Introduction – Civil vs Criminal Enforcement from the CRA
While the CRA is empowered under the Income Tax Act to
conduct both criminal and civil investigation against Canadian
taxpayers for potential non-compliance issues, the CRA conducts a
relatively small number of criminal investigations against Canadian
taxpayers as opposed to civil enforcement actions.
According to CRA’s own publication of their criminal
enforcement actions, only 21 taxpayers were sentenced to some form
of criminal sentencing for tax evasions in the year 2020.
Recently, a Brampton business owner Mr. Tran, was sentenced to a
criminal fine of $364,000 and 8 months in jail for criminal tax
evasion under the Excise Tax Act. Given the seriousness of
criminal tax evasion, it is important for Canadian taxpayers to
understand the nature and possible consequences of criminal tax
Criminal Tax Evasion
Not all tax non-compliance constitutes criminal tax evasion.
Since Canada’s tax administration relies on individual
taxpayers to self assess their amount owing and report their tax amount owing, it is often the case that a
taxpayer ends up report his or her taxes in good faith but
For a case of tax non-compliance to constitute criminal tax
evasion, the CRA must prove the necessary mental element (mens
rea) of the criminal tax evasion offense. For example, under
the Income Tax Act, the mental element for criminal tax
evasion is defined as:
239(1)(d) wilfully, in any manner,
evaded or attempted to evade compliance with this Act or payment of
taxes imposed by this Act, or
The mental element can be proven either directly via relevant
statements made by the taxpayer about his or her intention to evade
taxes, or it can be proven circumstantially when looking at the
totality of facts.
Criminal Tax Evasion Penalties Under the Income Tax Act and
Excise Tax Act
Both the Income Tax Act and the Excise Tax Act
set out criminal penalty provisions for criminal tax evasion.
Subsection 239(1) of the Income Tax Act sets the penalty
for criminal tax evasion under the Income Tax Act as a
fine between 50% and 200% of the tax amount owing, as well as a
prison sentence not exceeding 2 years.
Subsection 327(1) of the Excise Tax Act sets out the
penalty for criminal tax evasion under the Excise Tax Act
as either a fine between 50% and 200% of the tax amount owing, or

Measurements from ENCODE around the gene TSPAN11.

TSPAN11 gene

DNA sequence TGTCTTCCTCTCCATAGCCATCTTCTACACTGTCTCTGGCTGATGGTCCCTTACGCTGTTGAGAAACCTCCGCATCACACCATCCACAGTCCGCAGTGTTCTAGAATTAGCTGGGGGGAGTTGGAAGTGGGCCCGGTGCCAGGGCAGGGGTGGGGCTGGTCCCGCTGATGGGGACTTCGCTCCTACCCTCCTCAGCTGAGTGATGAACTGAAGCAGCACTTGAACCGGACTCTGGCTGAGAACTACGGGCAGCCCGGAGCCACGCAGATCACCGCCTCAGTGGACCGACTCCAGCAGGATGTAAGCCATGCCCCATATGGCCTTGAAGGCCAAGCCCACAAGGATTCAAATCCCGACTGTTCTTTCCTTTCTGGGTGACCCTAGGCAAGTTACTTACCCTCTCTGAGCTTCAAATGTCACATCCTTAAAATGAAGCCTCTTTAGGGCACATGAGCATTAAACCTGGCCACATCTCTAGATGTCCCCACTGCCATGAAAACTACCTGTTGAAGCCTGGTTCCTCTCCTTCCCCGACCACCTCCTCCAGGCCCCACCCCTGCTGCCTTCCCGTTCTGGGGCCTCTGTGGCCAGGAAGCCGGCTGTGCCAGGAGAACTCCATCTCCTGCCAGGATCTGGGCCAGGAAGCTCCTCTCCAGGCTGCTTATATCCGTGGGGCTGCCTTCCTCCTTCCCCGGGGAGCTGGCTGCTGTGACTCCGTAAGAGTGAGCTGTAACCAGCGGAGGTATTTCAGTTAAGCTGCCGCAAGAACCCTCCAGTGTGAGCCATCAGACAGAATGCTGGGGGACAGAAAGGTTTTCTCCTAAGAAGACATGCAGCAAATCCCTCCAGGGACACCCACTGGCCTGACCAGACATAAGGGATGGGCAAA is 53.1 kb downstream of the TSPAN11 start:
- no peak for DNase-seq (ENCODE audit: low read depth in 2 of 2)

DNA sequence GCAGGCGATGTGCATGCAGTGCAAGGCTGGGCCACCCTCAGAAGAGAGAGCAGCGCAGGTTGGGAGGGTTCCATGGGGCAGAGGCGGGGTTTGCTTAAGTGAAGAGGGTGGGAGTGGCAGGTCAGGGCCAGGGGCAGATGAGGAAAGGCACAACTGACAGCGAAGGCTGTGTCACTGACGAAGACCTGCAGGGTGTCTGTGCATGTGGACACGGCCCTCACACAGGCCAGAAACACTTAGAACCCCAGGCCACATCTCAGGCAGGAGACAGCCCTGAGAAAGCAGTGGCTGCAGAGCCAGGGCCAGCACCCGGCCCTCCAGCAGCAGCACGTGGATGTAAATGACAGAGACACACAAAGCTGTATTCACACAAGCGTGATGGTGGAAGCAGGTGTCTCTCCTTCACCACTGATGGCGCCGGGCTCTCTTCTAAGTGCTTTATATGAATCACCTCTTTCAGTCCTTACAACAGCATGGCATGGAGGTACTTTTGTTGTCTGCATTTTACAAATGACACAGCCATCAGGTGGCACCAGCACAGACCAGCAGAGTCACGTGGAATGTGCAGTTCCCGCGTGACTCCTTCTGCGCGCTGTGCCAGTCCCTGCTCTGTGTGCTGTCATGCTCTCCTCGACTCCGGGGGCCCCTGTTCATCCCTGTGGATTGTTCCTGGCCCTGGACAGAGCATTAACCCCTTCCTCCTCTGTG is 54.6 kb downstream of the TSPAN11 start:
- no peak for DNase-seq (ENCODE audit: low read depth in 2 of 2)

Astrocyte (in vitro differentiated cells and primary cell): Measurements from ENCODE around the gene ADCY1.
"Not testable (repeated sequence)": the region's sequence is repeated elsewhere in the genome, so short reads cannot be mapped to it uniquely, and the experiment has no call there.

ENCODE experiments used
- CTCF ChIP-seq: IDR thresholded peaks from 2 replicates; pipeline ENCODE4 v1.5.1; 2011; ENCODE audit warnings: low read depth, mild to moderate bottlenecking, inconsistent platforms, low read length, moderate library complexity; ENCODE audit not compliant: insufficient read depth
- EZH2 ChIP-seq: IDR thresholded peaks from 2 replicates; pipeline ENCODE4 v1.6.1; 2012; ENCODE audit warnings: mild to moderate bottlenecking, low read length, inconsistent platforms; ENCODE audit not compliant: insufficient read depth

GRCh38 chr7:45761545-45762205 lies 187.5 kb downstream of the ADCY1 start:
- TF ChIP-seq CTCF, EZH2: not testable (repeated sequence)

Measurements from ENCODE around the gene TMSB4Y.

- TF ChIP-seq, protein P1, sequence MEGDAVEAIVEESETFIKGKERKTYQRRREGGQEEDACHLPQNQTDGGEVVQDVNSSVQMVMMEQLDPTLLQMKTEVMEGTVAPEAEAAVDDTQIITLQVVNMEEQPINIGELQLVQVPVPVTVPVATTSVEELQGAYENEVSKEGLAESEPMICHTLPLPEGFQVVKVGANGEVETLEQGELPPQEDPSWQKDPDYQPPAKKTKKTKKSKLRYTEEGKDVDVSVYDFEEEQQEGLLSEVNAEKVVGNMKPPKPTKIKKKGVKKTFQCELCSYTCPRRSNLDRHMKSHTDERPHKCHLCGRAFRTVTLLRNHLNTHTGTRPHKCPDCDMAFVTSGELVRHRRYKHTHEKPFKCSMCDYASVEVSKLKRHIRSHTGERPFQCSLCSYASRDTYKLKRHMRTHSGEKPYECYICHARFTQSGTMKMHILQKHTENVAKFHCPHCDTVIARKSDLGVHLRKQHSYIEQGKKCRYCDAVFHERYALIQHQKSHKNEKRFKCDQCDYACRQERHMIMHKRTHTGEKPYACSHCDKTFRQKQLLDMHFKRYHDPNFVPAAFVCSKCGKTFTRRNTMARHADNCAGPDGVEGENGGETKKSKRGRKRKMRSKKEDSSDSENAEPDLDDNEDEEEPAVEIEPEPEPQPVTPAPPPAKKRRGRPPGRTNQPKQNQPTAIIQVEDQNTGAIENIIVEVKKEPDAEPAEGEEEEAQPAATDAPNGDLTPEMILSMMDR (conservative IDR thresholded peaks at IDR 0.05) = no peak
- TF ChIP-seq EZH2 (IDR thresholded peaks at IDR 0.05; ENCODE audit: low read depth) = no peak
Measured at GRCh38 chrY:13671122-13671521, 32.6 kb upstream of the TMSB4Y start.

in cases where the tax owing under the Excise Tax Act
cannot be determined, a fine between $1,000 and $25,000. The
Excise Tax Act also impose a possible prison sentence for
up to 2 years for criminal tax evasion.
In addition to the penalties under the Income Tax Act
and the Excise Tax Act, the CRA may charge taxpayers with
fraud or other applicable offenses under the Criminal
Tax Evasion in The Tran Case
In the Tran case, the taxpayer was the sole shareholder of an
Ontario corporation, 2346011 Ontario Ltd. The CRA investigation
concluded that 2346011 Ontario Ltd failed to remit $726,723 in GST/HST during the period of January 1, 2014,
to December 31, 2015.
Mr. Tran was charged and pled guilty to one count of criminal
tax evasion under the Excise Tax Act.
We can see from the Tran case that while the tax liability of
the corporation is separate from the liability of the directors and
shareholders of the corporation, individuals with control of a
corporation can nevertheless be charged with criminal tax evasion
for a deliberate attempt evade the corporation’s tax
Pro Tax Tips – Know Your Charter Rights
While the penalties associated with criminal tax evasion
convictions are severe, Canadian taxpayers are afforded procedural
rights under The Canadian Charter of Rights and Freedoms.
In the context of CRA investigations, the line between a civil tax
compliance investigation and criminal tax evasion investigation can
often be blurry.
This means it can often be unclear to the CRA as well as the
taxpayer under investigation when an ordinary civil tax audit has
concluded and when a criminal tax evasion investigation has began.
Common procedures employed by CRA during ordinary audits would
often constitute violation of the taxpayer’s Charter
rights when used in a criminal investigation. During a tax audit, the CRA can compel evidence from a
taxpayer under the threat of issuing an unfavorable reassessment
against the taxpayer. This technique, if employed during a criminal
investigation would likely constitute a violation of the
taxpayer’s Charter rights.
Therefore it is important to retain top Toronto tax lawyers when
you are audited by the CRA to ensure the possibility of criminal
tax evasion investigations is considered and prepared for. Our
experienced Toronto Tax Lawyers can guide you through the tax audit
process in order to reach a satisfactory outcome for you as well as
ensuring your rights are protected when criminal tax evasion
investigation is a realistic possibility. Don’t hesitate to
call us today to speak us about your tax needs. Your conversation
with us will be confidential.
The content of this article is intended to provide a general
guide to the subject matter. Specialist advice should be sought
about your specific circumstances.